SOAS Library’s Archives & Special Collections has a formidable repository of manuscripts, documents and rare books relating to Africa, Asia, and the Middle East spanning 250 years. The SOAS Archives open day takes place once a year where staff and students have exclusive access to items relating to the history of the School, large artworks, ethnographic works, new acquisitions and – this year, magic!
The selection on alchemy drew the biggest crowd draw due to the beautifully written and bound spellbooks which instructed the readers on how to make an amulet to protect oneself from snakebites.
[Manuel for making amulets: Talismanic figures and magic squares including Garauda and Naga tattoo to protect against snakebites. Myanmar 19th Cent]
[Pushtah (Manual for magic and divination) Northern Sumatra made of tree bark and has wooden covers. Compiled by Batak priest-magicians (datu), Red earth based paint.]
The release of A United Kingdom (Nov 2016) starring David Oyelowo and Rosamund Pike inspired the archive’s collection of Daily Mail news clippings spanning 1945 – 49 telling of the controversial marriage between a white, British secretary and Seretse Khama, Prince of Botswana. Many visitors enjoyed reading the events unfold in the yellowed pages of news articles printed 70 years earlier.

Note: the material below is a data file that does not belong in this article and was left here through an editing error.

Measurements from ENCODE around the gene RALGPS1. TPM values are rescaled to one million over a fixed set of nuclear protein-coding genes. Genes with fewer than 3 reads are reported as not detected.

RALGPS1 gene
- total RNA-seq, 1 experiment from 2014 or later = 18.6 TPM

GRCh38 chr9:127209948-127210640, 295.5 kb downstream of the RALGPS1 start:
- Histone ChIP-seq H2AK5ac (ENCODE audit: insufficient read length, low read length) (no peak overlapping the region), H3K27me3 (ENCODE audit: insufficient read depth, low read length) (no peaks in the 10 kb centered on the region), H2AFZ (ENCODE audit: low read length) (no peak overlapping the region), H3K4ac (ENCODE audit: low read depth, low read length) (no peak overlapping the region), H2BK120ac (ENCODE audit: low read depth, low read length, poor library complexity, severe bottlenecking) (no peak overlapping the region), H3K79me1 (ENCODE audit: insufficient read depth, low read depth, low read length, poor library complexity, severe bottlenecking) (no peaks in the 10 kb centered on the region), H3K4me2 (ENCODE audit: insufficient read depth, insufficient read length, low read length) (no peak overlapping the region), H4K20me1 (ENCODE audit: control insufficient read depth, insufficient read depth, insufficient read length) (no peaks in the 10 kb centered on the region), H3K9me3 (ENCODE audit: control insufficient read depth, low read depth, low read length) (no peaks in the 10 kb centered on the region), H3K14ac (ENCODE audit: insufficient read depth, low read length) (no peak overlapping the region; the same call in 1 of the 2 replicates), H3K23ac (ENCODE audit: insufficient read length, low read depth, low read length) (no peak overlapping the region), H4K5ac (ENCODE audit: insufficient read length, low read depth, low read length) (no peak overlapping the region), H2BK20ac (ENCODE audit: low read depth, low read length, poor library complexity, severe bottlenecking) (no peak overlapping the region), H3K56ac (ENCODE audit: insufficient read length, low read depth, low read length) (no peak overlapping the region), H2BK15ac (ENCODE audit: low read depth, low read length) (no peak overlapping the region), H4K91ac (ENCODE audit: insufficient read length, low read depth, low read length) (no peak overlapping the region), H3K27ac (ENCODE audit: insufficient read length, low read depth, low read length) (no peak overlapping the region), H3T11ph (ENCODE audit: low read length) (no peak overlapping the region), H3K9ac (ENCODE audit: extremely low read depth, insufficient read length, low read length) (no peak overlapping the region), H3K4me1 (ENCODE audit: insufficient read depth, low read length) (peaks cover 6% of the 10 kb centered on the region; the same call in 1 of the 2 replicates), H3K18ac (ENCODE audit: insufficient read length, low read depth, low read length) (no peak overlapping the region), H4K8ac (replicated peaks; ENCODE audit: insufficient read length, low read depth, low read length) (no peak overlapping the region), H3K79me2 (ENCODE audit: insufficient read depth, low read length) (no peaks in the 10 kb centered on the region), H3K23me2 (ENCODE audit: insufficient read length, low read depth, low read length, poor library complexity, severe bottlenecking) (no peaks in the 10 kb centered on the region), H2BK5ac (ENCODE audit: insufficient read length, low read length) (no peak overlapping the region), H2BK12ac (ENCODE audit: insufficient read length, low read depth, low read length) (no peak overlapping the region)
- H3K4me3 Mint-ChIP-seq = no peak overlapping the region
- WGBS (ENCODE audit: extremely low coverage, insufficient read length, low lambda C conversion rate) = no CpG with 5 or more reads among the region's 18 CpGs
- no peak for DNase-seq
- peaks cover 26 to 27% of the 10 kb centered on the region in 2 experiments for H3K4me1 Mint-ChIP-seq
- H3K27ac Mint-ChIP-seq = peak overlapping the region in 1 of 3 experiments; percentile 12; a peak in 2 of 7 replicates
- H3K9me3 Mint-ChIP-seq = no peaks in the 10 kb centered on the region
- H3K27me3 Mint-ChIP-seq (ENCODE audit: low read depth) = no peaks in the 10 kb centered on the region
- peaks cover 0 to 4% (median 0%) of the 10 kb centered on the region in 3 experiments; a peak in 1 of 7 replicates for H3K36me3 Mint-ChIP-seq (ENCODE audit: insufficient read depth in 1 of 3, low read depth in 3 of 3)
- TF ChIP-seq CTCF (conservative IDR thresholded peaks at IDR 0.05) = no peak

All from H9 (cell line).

As part of a deposit from Christian Aid, the original Band Aid 1985 minutes from a gathering of charities (British Red Cross, Action Aid, Oxfam) were on display. The agenda was on how to spend the £50 million raised from the Live Aid concerts and the 1984 hit ‘Do They Know It’s Christmas?’ Curiously, a handwritten scrawl at the top of the document points out their actual discussion didn’t make it into the final minutes.
Periodic behind-the-scenes tours of the archives gave a more practical overview of what it takes to secure and preserve thousands of volumes. The cooling system, fire doors, and non-acidic folders were of much interest to students curious about a career in archives.
SOAS’s collection falls into three broad categories: missionary organisations, charities and NGOs; British businesses based in Africa, Asia or the Middle East; and individuals whose lives and works relate to the geographical areas of study at SOAS.
The SOAS Archive Blog is a curation of some of the rarest items in the School’s possession. It also photographs and documents new acquisitions before they enter the vaults, never to be seen again (or at least until someone requests to view it). By keeping up to date with their projects and recent work it becomes plain to see how elements of the past are of intrinsic importance to our understanding of the future.